For people who are open to new music, this is a golden era—the greatest era, in fact. Fragmentation hasn’t been foisted upon us by marketers or music corporations. Nothing could be further from the truth. (The incessant whining of the music industry and the closure of the Tower records chain might have alerted a more astute journalist to the fact that the changes underway are not industry-driven.) The major music labels would love to be able to continue flogging diamond-selling LPs on the buying public forever; segmentation is the last thing they want. Fragmentation has been achieved despite marketers and the industry.
In the past, the industry functioned as a valve. On one side of the valve new music bubbled around in a relatively small and impoverished underground. On the other were record buyers—that was where the big money was. The valve itself was controlled by the few major music conglomerates—they decided what and how to market to buyers. That set-up began to show signs of vulnerability with the re-emergence of independent record labels in the 1980s and into the 1990s. And now, with digitalization, that constricting valve—which was only possible because of the limitations of physical distribution—is a useless relic. Consumers and musicians can get in touch directly, meaning there is no longer any distinction between underground and mainstream. Combined with the plummeting costs of recording, sequencing and mixing, this has caused a thrilling proliferation of new music—but stokes fears among those who are unsure how they will discover new music now that they must be much more self-reliant in this area (not to mention the fears it stokes in the industry, which can no longer extort fans to buy albums from what are really mostly singles artists).
Which is to say, Brooks has it exactly backwards. Whereas he bemoans marketing as the source of all this evil fragmentation, the opposite is true—he is at sea because marketers are no longer able to consolidate the music market to create albums capable of selling ten million copies. It hardly needs saying, but for anyone who loves music, this is a good thing—and one certainly hopes Little Steven, who, quoted in the Brooks piece, also champions little-known garage bands of today as well as bands from bygone eras who were unable to navigate their way past the industry gatekeepers, feels the same way.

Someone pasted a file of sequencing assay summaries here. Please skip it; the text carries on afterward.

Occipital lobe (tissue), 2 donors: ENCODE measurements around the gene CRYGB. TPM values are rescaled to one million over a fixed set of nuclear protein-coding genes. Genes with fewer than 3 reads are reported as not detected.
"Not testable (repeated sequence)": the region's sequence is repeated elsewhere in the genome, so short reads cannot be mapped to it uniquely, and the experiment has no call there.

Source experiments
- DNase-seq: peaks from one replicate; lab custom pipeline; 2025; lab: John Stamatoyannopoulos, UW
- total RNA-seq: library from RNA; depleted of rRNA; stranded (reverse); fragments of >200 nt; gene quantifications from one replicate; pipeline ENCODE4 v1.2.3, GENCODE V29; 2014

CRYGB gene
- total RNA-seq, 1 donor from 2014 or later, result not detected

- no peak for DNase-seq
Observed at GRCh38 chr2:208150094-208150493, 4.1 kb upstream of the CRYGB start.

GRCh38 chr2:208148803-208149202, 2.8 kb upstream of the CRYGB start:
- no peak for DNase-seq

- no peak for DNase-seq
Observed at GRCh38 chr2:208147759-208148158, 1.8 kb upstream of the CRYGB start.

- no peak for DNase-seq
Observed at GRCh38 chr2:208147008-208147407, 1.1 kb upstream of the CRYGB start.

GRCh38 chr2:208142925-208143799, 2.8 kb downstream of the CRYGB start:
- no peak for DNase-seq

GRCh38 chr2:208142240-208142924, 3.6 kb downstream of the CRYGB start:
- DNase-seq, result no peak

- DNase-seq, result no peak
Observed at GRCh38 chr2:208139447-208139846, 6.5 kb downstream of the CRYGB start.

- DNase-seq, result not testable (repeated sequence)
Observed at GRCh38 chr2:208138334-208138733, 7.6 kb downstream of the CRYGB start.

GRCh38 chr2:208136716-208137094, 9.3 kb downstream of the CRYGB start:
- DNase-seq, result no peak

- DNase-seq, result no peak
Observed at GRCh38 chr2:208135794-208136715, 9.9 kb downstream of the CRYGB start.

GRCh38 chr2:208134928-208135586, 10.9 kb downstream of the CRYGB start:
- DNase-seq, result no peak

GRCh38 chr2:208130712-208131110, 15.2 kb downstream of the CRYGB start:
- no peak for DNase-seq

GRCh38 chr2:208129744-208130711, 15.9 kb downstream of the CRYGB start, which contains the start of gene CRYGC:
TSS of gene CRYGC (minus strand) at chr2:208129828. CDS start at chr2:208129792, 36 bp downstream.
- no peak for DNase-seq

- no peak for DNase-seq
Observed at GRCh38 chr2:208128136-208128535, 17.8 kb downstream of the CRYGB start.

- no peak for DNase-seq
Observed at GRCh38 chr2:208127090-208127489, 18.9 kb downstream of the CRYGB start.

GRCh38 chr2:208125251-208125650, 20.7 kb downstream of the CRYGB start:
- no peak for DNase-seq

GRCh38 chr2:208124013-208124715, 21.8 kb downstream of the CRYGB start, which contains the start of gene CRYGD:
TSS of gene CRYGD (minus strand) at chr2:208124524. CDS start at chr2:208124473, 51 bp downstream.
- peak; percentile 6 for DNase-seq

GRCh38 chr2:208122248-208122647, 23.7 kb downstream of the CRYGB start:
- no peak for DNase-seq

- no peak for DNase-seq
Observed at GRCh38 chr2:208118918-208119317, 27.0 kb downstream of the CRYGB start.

But perhaps not, judging by the article’s next egregious point. Brooks attributes to Little Steven the idea that “most young musicians don’t know the roots and traditions of their music. They don’t have broad musical vocabularies to draw on when they are writing songs.” This is a perfect example of the way baby boomers are blinded by their self-absorption. Yes, Keith Richards knew Bo Diddley, Chuck Berry and Jimmy Reed. But it’s not as if the possible antecedents for music stopped with Chicago blues. Take the contemporary new rave scene. David Brooks may not be aware of the Prodigy, but the Klaxons sure as hell are, and those are the roots of their music. (The Prodigy were also assimilating a number of influences themselves, especially hip-hop and acid house.) Same goes for Gang of Four and their legacy among the angular guitar bands of the last few years, like Bloc Party and Franz Ferdinand. And even for acts from the same baby boomer era Brooks addresses—whether they were non-rock like Serge Gainsbourg or experimental like Silver Apples—who became part of the musical vocabulary of later generations. Today’s rockers are not ahistorical, they just don’t over-inflate the importance of baby boomers’ canonical history, as the boomers themselves do.
One of the greatest things about pop music is the way it changes. And its transience is something to be celebrated, not decried. Pop has never operated in a vacuum; it’s always been tied to youth culture niches. Sometimes it’s trivial—“The Twist,” “The Humpty Dance,” Soulja Boy’s “Crank That.” Sometimes it feels more substantial—the songs that soundtracked the Summer of Love, anti-Thatcherite protest music, Eminem’s anti-Bush “Mosh” released during the run-up to the 2004 election. And even rock addressing seemingly timeless themes like young love is rooted in time and place—think about the difference between the Beach Boys’ “Surfer Girl” and Janis Joplin’s “Me and Bobby McGee,” despite their having been recorded just a few years apart in the same state.
Songs and styles mark ephemeral moments in time. And time did not stop when boomers’ listening habits calcified. The evolutionary course of pop is inexorable—and should be. God forbid we get stuck listening to the Eagles, Pink Floyd and Boston (to name a few artists with the diamond-certified albums Brooks seems to cherish). Man, I lived through classic rock radio as boomers like Brooks spent the 1980s remembering their glory days. If they’re the ones defining it I say screw “this thing called rock,” as Brooks describes it, and f*ck their need for self-affirmation through mass shared experiences like a Bruce Springsteen arena show.